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Es gab viele Haare in der Duschwanne. [example]

13 replies   
Correct?

There were a lot of hair in the shower tub.

Comment
Könnte man diesen Satz so übersetzen?
Authortom1992 (1136124) 20 Oct 17, 12:36
Suggestions

There was a lot of hair in the shower tray.

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#1Authorlaalaa (238508) 20 Oct 17, 13:00
Comment
OP: Es waren ...
#2Authormbshu (874725) 20 Oct 17, 13:06
Comment
'Es gab viele Haare in der Duschwanne' - wer würde das denn so auf Deutsch ausdrücken? Erinnert mich an meinen Austauschschüler aus Frankreich, der einstmals zu mir sagte: 'Auf deiner Nase gibt es etwas!'
Ich würde sagen: 'In der Duschwanne waren... bzw. Es waren viele... in der...'.

ed.:
Oops, mbshu war schneller und präziser!
#3Authorcookie crumbler (484354) 20 Oct 17, 13:08
Comment
# 1: Or
There were a lot of hairs ...
- since they are individual hairs, detached from someone's head.
#4AuthorHecuba - UK (250280) 20 Oct 17, 15:19
Comment
I would use #4 only if, (for some reason that eludes me), I was particularly focused on the individual hairs. Maybe, There were a few hairs ... , as opposed to There was some hair, or a lot of hair.

Dangerous advice for Germans, IMO.
#5AuthorJurist (US) (804041) 20 Oct 17, 19:40
Comment
Alternativ zu #2 : Es lagen viele ... oder auch : Es klebten viele ...
#6Authorno me bré (700807) 20 Oct 17, 20:23
Comment
I would use #1: There was a lot of hair in the shower ... and skip tray, at least for AE. I think it stands to reason that the hair would be on the shower floor, probably near the drain, without having to specify further ... just saying
#7AuthorRES-can (330291) 20 Oct 17, 20:55
Comment
To me, 'a lot of hair' and 'a lot of hairs' conjure up different images, so It depends on exactly what is meant.
#8AuthorHecuba - UK (250280) 21 Oct 17, 10:08
Comment
I'm having a hard time imagining the circumstances in which anyone would ever say a lot of hairs. Is it quite a few different, individual hairs, perhaps from different sources, or just unidiomatic? Do any other BE speakers support #4? Maybe too much Denglish influence?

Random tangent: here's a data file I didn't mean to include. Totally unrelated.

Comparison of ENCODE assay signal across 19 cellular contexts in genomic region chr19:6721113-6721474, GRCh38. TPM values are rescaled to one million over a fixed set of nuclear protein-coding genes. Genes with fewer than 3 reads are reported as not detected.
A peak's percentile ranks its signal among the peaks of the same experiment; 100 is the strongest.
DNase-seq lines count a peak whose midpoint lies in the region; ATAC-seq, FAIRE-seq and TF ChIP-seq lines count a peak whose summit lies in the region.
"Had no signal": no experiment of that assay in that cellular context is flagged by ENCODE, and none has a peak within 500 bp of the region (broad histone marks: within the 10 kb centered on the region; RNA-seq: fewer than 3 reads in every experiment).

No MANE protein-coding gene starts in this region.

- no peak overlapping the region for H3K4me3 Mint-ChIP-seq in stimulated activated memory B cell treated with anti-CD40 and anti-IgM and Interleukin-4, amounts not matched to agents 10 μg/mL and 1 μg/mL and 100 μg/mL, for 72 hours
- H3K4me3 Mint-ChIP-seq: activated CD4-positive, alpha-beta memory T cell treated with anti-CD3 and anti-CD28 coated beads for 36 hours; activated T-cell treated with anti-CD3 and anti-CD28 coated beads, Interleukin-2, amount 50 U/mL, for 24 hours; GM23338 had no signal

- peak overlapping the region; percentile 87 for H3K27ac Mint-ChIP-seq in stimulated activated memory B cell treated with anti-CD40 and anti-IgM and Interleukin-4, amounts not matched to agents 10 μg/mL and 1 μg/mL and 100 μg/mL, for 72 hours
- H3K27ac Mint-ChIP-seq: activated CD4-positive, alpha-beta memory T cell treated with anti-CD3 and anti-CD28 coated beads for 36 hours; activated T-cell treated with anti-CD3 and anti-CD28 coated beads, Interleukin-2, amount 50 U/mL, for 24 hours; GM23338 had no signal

Contrast
1) finding or removing hair from the sink/shower/drain (whether some, a lot, enough to notice (more than a couple of individual strands), whatever). You're not counting them, sorting them into categories, or noting their individual characteristics, are you?
and
2) removing/brushing a few hairs from one's lapel or, maybe, one's spouse finding a few hairs (i.e., strands of hair) of the wrong color on her pillow when she returns from a trip.
#9AuthorJurist (US) (804041) 21 Oct 17, 10:20
Comment

Der OP meldet sich ja nicht, aber ich kann mir vorstellen, dass es darum geht, dass hier ein Gast einem Hotel eine Beschwerde schreibt:
- Das Zimmer war schlecht gestaubsaugT: in den Ecken noch Wollmäuse
- Unterm Bett eine tote Kakerlake
- Am Spiegel waren Zahnputzspritzer des Vorgängers
und eben
- In der Dusche waren noch viele Haare (Kopf-, Schamhaare) des vorigen Gasts.

Hier könnte man wohl doch mit 'hairs' arbeiten, muss aber nicht. Aber OP (Anfänger?) sollte schon lernen, dass 'Haare' üblicherweise 'hair' heißt und nicht 'hairs'.

There were lots of different hairs in the shower, obviously not mine.
oder
There was lots of hair in the ...
#10AuthorBraunbärin (757733) 21 Oct 17, 11:23
Comment
Thanks, Braunbärin.
ich kann mir vorstellen, dass es darum geht, dass hier ein Gast einem Hotel eine Beschwerde schreibt ...
Yes, that is what I imagined the situation to be.

Hier könnte man wohl doch mit 'hairs' arbeiten, muss aber nicht.
Yes. I did say 'Or', not 'I disagree with #1'.

As to the OP learning that it's most often 'hair' in English -- well, s/he did write 'hair'.

'A lot of hair' suggests to me quite a large quantity:
E.g. 'There was a lot of hair on the floor' -- at the hairdresser's, when several people have had their hair cut and nobody has swept the floor.

In the shower, it suggests to me that there is quite an accumulation of hair, possibly threatening to block the outflow (or whatever you call it). This may or may not be the case here.

'A lot of hairs': in the hotel, you expect the basin, shower cubicle, etc. to be really clean. But there are hairs -- and not just one or two, but quite a number of them, which in these circumstances can be considered 'a lot'.

So I would say it depends on exactly what you mean.


#10 Yes, one could also say 'lots'. 'Different' only if they seemed to be from several different people(!).

I can't believe I'm spending all this time on a Saturday morning writing about hair/s in a shower! :-)
#11AuthorHecuba - UK (250280) 21 Oct 17, 11:45
Comment
You can say 'There were a lot of hairs' or 'There was a lot of hair'. I think it would be splitting them to differentiate. But in any case, 'hair' is singular.

Incidentally, I find to my total amazement that the expression 'shower tray' exists. I have never in my life ever heard anyone use it. I would say 'shower basin'.
#12Authorescoville (237761) 23 Oct 17, 19:16
Comment
In AE we would say 'on the floor of the shower / tub,' or just 'in the shower.'

I don't think I would say 'a lot of hairs,' but if there were only a few, which seems likely unless someone was shaving their head or something, I might indeed say 'There were (some) hairs in the shower.'

To me '(a lot of) hair in the shower' is relatively unlikely, unless the hotel or whatever is incredibly dirty.

(A lot of hair in the drain, on the other hand, can happen in the best of houses ... \-: )
#13Authorhm -- us (236141) 23 Oct 17, 19:51
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